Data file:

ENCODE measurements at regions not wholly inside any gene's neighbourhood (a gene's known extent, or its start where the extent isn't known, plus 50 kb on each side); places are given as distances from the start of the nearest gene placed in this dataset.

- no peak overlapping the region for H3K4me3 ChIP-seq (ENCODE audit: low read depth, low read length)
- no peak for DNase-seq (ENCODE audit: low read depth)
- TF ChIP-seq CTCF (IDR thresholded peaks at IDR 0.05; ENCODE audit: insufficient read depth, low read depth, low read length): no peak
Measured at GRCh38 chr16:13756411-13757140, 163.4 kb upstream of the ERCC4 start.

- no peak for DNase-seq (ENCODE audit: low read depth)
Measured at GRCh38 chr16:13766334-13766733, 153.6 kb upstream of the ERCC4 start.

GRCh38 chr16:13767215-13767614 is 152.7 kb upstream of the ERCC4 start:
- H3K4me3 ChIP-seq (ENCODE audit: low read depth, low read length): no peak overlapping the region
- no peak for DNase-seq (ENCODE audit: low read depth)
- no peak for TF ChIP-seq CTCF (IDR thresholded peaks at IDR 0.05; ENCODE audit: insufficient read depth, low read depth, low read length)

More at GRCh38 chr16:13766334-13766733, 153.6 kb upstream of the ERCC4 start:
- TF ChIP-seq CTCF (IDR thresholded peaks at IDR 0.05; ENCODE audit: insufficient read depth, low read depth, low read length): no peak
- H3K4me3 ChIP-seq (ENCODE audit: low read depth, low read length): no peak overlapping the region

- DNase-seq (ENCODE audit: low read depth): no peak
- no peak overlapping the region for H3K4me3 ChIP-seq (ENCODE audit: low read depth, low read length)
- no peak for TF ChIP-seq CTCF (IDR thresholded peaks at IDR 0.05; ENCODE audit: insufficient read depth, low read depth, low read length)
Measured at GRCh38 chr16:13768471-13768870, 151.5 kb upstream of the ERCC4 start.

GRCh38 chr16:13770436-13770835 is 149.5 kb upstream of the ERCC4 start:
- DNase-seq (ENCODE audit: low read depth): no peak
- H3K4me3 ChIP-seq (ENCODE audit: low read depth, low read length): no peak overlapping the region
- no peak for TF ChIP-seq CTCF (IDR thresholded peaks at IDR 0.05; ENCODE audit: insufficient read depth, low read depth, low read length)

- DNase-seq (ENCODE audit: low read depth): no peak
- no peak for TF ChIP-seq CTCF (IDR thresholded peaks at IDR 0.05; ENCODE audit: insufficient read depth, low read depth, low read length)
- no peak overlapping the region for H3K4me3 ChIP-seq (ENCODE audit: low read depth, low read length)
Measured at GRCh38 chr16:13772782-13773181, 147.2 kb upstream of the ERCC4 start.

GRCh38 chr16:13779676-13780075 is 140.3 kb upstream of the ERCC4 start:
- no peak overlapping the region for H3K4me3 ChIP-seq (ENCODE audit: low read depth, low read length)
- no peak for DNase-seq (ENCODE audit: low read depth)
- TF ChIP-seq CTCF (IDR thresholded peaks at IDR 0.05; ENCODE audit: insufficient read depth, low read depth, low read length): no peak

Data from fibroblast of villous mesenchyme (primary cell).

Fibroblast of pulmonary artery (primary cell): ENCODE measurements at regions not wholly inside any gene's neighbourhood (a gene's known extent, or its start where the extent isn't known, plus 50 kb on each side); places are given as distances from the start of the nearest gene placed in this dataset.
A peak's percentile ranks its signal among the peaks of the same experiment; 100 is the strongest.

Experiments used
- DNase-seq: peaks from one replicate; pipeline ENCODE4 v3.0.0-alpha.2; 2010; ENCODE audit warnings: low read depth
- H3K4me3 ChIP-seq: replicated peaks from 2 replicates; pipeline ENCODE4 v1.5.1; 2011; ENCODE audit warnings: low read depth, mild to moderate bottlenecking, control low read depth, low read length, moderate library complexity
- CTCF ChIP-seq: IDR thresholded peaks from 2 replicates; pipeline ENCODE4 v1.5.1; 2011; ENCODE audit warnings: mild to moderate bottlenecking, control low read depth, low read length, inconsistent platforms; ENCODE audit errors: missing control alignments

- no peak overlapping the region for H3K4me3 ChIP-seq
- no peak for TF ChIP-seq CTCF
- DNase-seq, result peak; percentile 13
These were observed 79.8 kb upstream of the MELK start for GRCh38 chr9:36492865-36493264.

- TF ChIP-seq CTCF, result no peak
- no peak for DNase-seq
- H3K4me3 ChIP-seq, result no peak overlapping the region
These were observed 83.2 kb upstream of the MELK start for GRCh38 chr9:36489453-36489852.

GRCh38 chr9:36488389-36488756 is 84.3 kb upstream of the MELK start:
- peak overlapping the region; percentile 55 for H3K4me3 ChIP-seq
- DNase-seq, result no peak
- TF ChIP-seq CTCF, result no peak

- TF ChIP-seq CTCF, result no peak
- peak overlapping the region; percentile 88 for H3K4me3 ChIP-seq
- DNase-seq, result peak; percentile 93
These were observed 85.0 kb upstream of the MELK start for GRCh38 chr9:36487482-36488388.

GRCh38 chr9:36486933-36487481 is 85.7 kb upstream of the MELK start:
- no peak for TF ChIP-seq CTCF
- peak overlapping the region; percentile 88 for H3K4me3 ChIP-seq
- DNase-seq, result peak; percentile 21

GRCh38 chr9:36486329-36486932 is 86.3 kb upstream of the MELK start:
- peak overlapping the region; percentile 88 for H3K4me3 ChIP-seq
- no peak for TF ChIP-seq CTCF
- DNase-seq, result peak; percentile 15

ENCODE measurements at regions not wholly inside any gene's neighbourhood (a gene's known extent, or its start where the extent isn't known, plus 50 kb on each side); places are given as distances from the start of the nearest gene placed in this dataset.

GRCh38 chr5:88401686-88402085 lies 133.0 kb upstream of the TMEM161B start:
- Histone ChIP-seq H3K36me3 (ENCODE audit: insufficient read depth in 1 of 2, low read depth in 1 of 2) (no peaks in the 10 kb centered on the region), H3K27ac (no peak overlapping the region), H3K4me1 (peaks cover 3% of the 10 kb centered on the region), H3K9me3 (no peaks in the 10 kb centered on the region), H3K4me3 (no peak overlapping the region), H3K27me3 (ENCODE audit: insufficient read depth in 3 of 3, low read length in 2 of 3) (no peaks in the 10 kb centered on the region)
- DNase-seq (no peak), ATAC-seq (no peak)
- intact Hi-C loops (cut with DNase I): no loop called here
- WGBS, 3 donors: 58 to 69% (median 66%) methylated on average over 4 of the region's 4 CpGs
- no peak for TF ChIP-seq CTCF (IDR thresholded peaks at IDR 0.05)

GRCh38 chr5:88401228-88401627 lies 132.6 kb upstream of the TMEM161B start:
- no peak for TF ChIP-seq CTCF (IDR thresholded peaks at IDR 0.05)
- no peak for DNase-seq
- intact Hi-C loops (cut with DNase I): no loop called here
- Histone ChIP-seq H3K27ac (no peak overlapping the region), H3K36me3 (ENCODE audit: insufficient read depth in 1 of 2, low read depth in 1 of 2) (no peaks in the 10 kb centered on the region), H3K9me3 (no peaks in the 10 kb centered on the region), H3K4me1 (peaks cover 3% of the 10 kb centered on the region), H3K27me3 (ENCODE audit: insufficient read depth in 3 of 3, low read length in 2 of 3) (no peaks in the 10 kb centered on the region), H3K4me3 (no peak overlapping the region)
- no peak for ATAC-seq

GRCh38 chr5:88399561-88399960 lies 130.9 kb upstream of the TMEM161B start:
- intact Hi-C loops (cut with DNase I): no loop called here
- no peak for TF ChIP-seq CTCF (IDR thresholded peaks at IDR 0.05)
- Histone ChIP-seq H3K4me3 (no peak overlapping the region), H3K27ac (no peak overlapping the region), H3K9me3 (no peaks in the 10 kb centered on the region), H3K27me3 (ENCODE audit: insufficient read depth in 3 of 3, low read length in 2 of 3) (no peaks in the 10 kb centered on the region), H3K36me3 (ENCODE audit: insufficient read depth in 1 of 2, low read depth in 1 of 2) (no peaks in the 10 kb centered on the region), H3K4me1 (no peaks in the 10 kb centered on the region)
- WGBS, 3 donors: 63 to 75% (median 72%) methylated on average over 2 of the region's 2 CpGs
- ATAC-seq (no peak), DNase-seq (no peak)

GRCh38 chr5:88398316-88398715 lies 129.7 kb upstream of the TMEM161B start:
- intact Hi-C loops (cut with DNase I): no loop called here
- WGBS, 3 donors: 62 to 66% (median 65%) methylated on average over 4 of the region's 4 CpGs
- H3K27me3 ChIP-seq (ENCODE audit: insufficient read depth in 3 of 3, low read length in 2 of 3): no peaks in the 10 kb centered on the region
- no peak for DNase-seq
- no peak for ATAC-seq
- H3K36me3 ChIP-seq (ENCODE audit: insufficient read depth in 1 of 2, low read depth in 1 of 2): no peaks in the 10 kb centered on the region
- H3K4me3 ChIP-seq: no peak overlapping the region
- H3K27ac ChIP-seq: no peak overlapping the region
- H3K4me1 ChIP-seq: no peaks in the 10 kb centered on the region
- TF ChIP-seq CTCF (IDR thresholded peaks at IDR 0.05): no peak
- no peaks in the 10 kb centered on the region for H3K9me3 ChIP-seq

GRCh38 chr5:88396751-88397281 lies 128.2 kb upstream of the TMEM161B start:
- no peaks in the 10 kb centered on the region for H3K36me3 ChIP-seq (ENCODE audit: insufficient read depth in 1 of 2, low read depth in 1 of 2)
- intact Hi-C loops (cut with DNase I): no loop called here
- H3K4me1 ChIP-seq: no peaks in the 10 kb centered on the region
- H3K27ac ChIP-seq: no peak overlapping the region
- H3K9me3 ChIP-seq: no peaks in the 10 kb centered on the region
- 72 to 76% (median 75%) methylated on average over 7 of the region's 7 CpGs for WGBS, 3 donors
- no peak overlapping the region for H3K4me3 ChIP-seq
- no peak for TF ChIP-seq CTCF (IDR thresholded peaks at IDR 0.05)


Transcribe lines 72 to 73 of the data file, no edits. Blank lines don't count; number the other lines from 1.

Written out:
- intact Hi-C loops (cut with DNase I): no loop called here
- Histone ChIP-seq H3K27ac (no peak overlapping the region), H3K36me3 (ENCODE audit: insufficient read depth in 1 of 2, low read depth in 1 of 2) (no peaks in the 10 kb centered on the region), H3K9me3 (no peaks in the 10 kb centered on the region), H3K4me1 (peaks cover 3% of the 10 kb centered on the region), H3K27me3 (ENCODE audit: insufficient read depth in 3 of 3, low read length in 2 of 3) (no peaks in the 10 kb centered on the region), H3K4me3 (no peak overlapping the region)